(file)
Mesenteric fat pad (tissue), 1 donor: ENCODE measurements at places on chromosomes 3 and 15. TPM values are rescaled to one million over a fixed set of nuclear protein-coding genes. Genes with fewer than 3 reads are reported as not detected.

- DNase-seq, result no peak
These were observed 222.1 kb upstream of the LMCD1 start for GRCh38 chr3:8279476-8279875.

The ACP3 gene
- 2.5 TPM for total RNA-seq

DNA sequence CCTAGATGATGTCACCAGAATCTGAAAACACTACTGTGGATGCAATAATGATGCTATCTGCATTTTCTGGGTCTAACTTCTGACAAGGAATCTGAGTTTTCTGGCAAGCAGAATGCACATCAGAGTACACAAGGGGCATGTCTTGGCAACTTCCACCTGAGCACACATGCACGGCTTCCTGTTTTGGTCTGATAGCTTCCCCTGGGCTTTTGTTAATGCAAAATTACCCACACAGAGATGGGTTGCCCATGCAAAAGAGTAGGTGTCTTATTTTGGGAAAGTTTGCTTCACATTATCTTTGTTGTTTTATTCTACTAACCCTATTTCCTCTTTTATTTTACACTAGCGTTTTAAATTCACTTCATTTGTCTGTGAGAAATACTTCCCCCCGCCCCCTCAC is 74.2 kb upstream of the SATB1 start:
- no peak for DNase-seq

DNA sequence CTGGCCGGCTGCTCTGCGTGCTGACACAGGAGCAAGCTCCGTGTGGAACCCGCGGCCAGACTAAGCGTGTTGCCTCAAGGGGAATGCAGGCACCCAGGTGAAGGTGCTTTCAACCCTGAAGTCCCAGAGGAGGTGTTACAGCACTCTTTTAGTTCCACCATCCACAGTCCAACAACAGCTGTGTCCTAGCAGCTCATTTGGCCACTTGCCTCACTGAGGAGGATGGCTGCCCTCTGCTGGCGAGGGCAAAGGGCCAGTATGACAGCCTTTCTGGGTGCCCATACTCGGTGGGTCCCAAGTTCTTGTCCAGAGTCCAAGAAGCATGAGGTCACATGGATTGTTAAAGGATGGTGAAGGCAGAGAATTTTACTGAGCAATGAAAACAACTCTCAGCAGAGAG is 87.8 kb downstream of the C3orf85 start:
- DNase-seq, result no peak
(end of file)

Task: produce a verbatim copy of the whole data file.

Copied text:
Mesenteric fat pad (tissue), 1 donor: ENCODE measurements at places on chromosomes 3 and 15. TPM values are rescaled to one million over a fixed set of nuclear protein-coding genes. Genes with fewer than 3 reads are reported as not detected.

- DNase-seq, result no peak
These were observed 222.1 kb upstream of the LMCD1 start for GRCh38 chr3:8279476-8279875.

The ACP3 gene
- 2.5 TPM for total RNA-seq

DNA sequence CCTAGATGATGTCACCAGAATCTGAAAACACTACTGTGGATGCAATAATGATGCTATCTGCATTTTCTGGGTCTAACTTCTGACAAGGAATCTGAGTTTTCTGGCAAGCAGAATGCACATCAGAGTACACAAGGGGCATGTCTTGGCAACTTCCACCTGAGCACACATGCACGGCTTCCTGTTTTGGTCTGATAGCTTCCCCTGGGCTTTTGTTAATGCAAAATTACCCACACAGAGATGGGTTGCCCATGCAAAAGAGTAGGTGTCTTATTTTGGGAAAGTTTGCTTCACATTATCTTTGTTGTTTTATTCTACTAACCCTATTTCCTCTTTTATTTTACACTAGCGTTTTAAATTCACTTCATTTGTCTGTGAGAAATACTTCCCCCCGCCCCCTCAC is 74.2 kb upstream of the SATB1 start:
- no peak for DNase-seq

DNA sequence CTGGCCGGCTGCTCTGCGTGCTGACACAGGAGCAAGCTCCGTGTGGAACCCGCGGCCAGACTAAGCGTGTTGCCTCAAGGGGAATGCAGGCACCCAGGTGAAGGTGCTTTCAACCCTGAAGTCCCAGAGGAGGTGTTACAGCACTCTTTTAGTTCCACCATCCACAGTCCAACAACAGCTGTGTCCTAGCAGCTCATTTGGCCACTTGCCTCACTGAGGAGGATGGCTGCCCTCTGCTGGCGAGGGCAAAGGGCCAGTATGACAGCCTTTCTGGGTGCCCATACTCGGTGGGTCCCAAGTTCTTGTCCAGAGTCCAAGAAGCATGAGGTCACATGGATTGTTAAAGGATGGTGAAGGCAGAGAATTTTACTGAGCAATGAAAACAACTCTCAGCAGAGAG is 87.8 kb downstream of the C3orf85 start:
- DNase-seq, result no peak